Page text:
Wake up to wood

Allan Brothers wants to get the industry talking about timber. Glass Times editor Nathan Bushell visited the company’s site in Berwick-upon-Tweed to find out why.

When Glass Times visited Allan Brothers’ new showroom in Berwick-upon-Tweed recently, we discovered that the finishing touches were still being added the day before, and it was something of a grand opening.

“This showroom has been built over the course of 2017,” Allan Brothers’ sales director Wolfgang Gorner said. “It is currently only displaying timber products, but in time we will add products from across the Inwido Group, including PVCU and aluminium.”

However, the purpose of Glass Times’s visit to Berwick-upon-Tweed was to learn about the process of making timber windows, which forms part of a strategy by Allan Brothers to raise awareness of the market sector, and to demonstrate that there are numerous opportunities for window installers to sell the benefits of timber windows to homeowners.

A PVCU window fabricator entering Allan Brothers’ factory would certainly recognise the general process of manufacture, and much of that is now automated – certainly on the cutting and prepping side.

However, instead of the usual array of welders and corner cleaners, joiners assemble the myriad of parts using the knowledge they have acquired over many years.

One issue that Allan Brothers faces is the conditioning that many within the window industry have had from the PVCU sector, especially when it comes to lead times.

“Timber manufacture is bespoke, and more labour intensive than PVCU,” Wolfgang said. “We can replicate any style of window, and we do it with care, pride and a respect for traditional methods.”

Lead times at Allan Brothers sit at around the six-to-eight-week mark, but manufacturing processes are in the process of being improved, and the aim is to bring that figure down.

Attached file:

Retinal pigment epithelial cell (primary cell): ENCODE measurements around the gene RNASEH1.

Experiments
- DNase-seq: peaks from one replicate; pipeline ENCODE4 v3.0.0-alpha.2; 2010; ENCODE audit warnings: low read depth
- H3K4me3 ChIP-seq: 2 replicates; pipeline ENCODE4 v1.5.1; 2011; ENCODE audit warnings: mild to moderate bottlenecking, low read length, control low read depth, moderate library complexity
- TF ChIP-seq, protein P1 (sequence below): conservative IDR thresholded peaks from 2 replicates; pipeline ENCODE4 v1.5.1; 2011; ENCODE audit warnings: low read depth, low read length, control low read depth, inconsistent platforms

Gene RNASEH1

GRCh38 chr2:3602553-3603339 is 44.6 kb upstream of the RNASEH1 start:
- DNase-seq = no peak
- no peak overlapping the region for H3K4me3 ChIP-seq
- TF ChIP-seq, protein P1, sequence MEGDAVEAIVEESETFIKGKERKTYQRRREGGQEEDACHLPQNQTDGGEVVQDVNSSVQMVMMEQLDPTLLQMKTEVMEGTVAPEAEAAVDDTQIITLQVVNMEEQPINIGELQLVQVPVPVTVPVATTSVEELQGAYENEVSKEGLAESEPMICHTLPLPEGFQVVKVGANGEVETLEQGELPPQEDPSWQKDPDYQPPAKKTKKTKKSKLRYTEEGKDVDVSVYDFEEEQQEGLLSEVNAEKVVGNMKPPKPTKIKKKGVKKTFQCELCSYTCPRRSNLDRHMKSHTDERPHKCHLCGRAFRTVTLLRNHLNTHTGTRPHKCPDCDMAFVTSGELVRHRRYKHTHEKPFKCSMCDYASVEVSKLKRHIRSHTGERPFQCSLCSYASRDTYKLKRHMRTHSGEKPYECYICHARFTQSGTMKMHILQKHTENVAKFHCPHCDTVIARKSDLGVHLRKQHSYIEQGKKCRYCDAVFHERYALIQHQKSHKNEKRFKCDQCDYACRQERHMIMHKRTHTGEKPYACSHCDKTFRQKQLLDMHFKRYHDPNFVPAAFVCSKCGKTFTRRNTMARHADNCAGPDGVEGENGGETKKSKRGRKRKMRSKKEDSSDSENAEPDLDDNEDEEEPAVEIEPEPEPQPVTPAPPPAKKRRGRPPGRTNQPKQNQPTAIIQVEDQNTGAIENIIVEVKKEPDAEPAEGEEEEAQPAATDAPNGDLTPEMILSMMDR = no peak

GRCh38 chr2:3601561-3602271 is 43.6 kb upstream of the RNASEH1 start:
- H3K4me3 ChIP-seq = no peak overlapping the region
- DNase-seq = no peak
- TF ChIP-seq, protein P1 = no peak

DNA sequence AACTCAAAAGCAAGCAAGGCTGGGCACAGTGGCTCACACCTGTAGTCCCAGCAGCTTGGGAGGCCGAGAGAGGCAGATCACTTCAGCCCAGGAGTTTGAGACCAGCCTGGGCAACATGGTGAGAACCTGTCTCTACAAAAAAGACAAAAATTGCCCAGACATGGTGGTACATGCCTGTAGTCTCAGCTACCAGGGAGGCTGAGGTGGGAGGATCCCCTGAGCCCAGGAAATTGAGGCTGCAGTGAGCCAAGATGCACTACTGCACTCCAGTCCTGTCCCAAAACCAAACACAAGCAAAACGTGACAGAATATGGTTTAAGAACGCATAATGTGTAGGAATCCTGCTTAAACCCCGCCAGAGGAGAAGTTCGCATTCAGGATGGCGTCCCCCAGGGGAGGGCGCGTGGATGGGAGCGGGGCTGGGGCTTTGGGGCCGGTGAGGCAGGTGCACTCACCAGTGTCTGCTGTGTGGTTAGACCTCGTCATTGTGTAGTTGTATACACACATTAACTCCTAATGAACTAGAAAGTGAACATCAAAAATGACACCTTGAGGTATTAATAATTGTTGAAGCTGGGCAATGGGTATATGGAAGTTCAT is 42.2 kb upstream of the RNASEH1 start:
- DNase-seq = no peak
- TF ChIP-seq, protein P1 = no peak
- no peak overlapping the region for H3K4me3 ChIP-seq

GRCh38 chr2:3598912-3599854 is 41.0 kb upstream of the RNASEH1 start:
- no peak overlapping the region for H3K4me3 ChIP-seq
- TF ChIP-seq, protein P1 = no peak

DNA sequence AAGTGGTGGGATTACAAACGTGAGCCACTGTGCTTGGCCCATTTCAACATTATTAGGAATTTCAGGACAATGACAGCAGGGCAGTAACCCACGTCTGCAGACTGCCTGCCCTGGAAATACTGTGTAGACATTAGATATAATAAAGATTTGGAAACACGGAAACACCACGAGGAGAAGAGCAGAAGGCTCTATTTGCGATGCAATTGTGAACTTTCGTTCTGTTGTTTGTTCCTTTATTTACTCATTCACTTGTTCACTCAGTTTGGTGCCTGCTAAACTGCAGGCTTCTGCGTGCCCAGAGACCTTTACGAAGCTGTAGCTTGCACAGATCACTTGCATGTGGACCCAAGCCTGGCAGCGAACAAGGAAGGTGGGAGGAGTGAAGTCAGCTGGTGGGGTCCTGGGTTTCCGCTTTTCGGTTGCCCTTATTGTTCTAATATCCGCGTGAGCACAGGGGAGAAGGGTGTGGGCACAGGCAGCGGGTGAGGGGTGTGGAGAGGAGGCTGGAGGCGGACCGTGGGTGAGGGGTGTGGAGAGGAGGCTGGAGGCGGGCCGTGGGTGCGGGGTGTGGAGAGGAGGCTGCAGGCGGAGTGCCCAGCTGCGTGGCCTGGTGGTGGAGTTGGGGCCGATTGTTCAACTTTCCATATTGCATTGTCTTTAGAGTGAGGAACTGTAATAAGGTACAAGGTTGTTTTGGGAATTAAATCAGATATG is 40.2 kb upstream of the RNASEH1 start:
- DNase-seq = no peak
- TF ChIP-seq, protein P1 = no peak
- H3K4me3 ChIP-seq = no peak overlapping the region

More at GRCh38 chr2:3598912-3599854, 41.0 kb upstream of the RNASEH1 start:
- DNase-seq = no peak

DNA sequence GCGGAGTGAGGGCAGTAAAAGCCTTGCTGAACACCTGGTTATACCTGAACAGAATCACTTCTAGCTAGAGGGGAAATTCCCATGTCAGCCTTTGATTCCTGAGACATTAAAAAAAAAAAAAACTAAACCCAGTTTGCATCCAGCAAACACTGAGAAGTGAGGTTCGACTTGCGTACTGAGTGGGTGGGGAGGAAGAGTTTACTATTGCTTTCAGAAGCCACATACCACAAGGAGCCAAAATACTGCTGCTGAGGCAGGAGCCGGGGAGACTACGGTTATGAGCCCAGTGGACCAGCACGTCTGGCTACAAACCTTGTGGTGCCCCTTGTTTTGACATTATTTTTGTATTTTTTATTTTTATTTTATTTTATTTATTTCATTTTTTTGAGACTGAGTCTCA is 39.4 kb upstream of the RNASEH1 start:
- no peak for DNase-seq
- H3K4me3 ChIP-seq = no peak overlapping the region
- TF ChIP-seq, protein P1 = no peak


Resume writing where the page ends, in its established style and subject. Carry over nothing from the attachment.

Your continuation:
Coupled with this is a lack of knowledge by installers of the timber market, when it comes to supply. Industry reports and anecdotal evidence points to a growth in the high-end fenestration market. Currently, the aluminium sector is taking advantage of this and meeting the demand head-on; typically, PVCU fabricators are taking on aluminium expertise to run alongside their volume work.

The PVCU fabricators also have an established route to market, usually via installer networks and trade counters. The relationship between timber window manufacturers and installers, on the other hand, appears to be less established.

“This is the next stage of development,” Wolfgang said. “Previously, we have sold to the builders and merchants, whereas we want to start selling directly to the installers.”

The plan is to work with a select group of installers initially, especially those with showrooms, to demonstrate how a timber alternative can win sales.
“At the FIT Show, many people were surprised we were there, and surprised at the quality of the finished product,” Wolfgang said. “The first goal is to get people talking about timber.”

Wolfgang has a lot of experience in the PVCU sector, so he well-versed in how the best supply chains work. However, where PVCU profile extrusion, and streamlined PVCU window manufacture can easily be upscaled to meet an increase in demand, the same can’t necessarily said to be true for timber window manufacture. Not so, Wolfgang argued.

“The Inwido Group has timber window factories in all the markets in which it operates,” Wolfgang said. “Currently, about 50% of the windows that are sold in the UK are made in Poland – we have a lot of flexibility when it comes to volume.”

Interestingly, Wolfgang explained that Inwido was looking to acquire other businesses in the UK, but these were likely to be aluminium and/or PVCU. “There is plenty of room to grow the Berwick-upon-Tweed site,” he said.

Allan Brothers is certainly confident about its ambitions for the future, especially since it is backed by Inwido, which boasts a group turnover over £600 million, and an EBIT (earnings before interest and taxes) of 11.8%. Furthermore, the drop in the value of the pound is making it easier to sell UK-made products on their own turf, at a time when the PVCU and aluminium sectors are having margins squeezed thanks to high import costs.

“Few people are selling timber nationally,” Wolfgang said. “We want to be seen as the partner of choice because we offer a complete range of products and a professional service.

“The timber industry has not been proactive enough selling and promoting itself in the window sector. We want to change that and become a leading supplier in the UK.”